A helpful, encouraging read for kids at a crucial life stage.

PACITA

THE PACIFIER FAIRY

A fairy encourages children to give up their pacifiers in Attry, Febvre, and Lawson’s picture book, illustrated by Huette (Rare Patients in the Waiting Room, 2012, etc.).

Pacita, a dark-haired, light-skinned, humanlike fairy, visits anthropomorphic animal children when it’s time for them to surrender their pacifiers. The narrator explains that in order “to speak like a big kid, paci needs to come out.” In exchange, Pacita leaves the kids an encouraging “letter full of wisdom and grace.” In it, the fairy explains that their “soothie” will be added to her own extensive collection, where it will be displayed in its own cubbyhole. The narrator acknowledges the difficulties that many children have without the comfort of their pacifiers, emphasizing that it’s “OK to feel sad.” Pacita later returns with a second letter: “Congrats!” it says. “Soothie’s no longer needed! The challenge seemed grand but you have succeeded!” Huette’s digital, cartoon-style illustrations are colorful and sweet, offering playful, charming scenes featuring animal children, Pacita’s pacifier collection, and her visits to various households. The story’s intent is clear and specific, and it will be helpful for youngsters who are getting ready to make a change. The book’s back matter features in-depth information for adults about pacifier use, including practical advice from a clinical psychologist.

A helpful, encouraging read for kids at a crucial life stage.

Pub Date: May 1, 2020

ISBN: 978-1-73345-680-7

Page Count: 26

Publisher: Beyond the Bridge Communications, LLC

Review Posted Online: Feb. 11, 2020

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A sweet, soft conversation starter and a charming gift.

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BECAUSE I HAD A TEACHER

A paean to teachers and their surrogates everywhere.

This gentle ode to a teacher’s skill at inspiring, encouraging, and being a role model is spoken, presumably, from a child’s viewpoint. However, the voice could equally be that of an adult, because who can’t look back upon teachers or other early mentors who gave of themselves and offered their pupils so much? Indeed, some of the self-aware, self-assured expressions herein seem perhaps more realistic as uttered from one who’s already grown. Alternatively, readers won’t fail to note that this small book, illustrated with gentle soy-ink drawings and featuring an adult-child bear duo engaged in various sedentary and lively pursuits, could just as easily be about human parent- (or grandparent-) child pairs: some of the softly colored illustrations depict scenarios that are more likely to occur within a home and/or other family-oriented setting. Makes sense: aren’t parents and other close family members children’s first teachers? This duality suggests that the book might be best shared one-on-one between a nostalgic adult and a child who’s developed some self-confidence, having learned a thing or two from a parent, grandparent, older relative, or classroom instructor.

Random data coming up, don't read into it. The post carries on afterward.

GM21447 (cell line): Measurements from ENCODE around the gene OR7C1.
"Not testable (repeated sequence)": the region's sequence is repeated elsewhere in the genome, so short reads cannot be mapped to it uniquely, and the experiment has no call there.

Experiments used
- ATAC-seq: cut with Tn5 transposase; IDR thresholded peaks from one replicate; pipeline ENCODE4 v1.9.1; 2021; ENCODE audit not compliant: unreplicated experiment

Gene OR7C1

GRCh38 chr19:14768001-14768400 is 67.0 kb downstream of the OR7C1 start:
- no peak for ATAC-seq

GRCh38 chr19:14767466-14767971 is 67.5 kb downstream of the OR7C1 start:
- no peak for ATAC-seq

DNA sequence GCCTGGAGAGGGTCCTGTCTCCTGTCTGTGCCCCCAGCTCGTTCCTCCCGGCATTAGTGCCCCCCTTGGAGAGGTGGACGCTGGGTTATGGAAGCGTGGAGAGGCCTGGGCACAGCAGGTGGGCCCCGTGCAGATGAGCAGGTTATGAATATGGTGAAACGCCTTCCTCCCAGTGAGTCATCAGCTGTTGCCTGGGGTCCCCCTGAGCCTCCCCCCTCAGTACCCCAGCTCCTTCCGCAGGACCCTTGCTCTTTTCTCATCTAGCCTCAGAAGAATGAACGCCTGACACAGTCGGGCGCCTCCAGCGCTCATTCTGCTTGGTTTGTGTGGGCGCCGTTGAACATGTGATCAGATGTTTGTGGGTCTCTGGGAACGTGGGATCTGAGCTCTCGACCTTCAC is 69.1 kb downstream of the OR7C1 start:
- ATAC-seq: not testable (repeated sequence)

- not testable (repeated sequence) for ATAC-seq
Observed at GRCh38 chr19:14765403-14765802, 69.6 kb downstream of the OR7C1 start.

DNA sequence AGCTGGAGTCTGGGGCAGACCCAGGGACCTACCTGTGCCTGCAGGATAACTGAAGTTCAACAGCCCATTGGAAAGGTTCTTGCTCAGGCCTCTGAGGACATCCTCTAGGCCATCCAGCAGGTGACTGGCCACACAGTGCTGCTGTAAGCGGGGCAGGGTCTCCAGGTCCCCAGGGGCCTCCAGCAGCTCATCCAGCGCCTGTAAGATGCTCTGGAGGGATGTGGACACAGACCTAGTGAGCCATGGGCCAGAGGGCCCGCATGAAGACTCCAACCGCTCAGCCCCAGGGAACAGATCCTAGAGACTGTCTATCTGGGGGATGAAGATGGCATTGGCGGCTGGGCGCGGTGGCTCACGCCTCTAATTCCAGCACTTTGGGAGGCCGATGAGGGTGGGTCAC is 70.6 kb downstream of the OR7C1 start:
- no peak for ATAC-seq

A sweet, soft conversation starter and a charming gift. (Picture book. 4-7)

Pub Date: March 1, 2017

ISBN: 978-1-943200-08-5

Page Count: 32

Publisher: Compendium

Review Posted Online: Dec. 14, 2016

Kirkus Reviews Issue: Jan. 1, 2017

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More gift book than storybook, this is a meaningful addition to nursery bookshelves

MAYBE

A young child explores the unlimited potential inherent in all humans.

“Have you ever wondered why you are here?” asks the second-person narration. There is no one like you. Maybe you’re here to make a difference with your uniqueness; maybe you will speak for those who can’t or use your gifts to shine a light into the darkness. The no-frills, unrhymed narrative encourages readers to follow their hearts and tap into their limitless potential to be anything and do anything. The precisely inked and colored artwork plays with perspective from the first double-page spread, in which the child contemplates a mountain (or maybe an iceberg) in their hands. Later, they stand on a ladder to place white spots on tall, red mushrooms. The oversized flora and fauna seem to symbolize the presumptively insurmountable, reinforcing the book’s message that anything is possible. This quiet read, with its sophisticated central question, encourages children to reach for their untapped potential while reminding them it won’t be easy—they will make messes and mistakes—but the magic within can help overcome falls and failures. It’s unlikely that members of the intended audience have begun to wonder about their life’s purpose, but this life-affirming mood piece has honorable intentions. The child, accompanied by an adorable piglet and sporting overalls and a bird-beaked cap made of leaves, presents white.

More gift book than storybook, this is a meaningful addition to nursery bookshelves . (Picture book. 2-8)

Pub Date: Sept. 15, 2019

ISBN: 978-1-946873-75-0

Page Count: 40

Publisher: Compendium

Review Posted Online: May 22, 2019

Kirkus Reviews Issue: June 15, 2019

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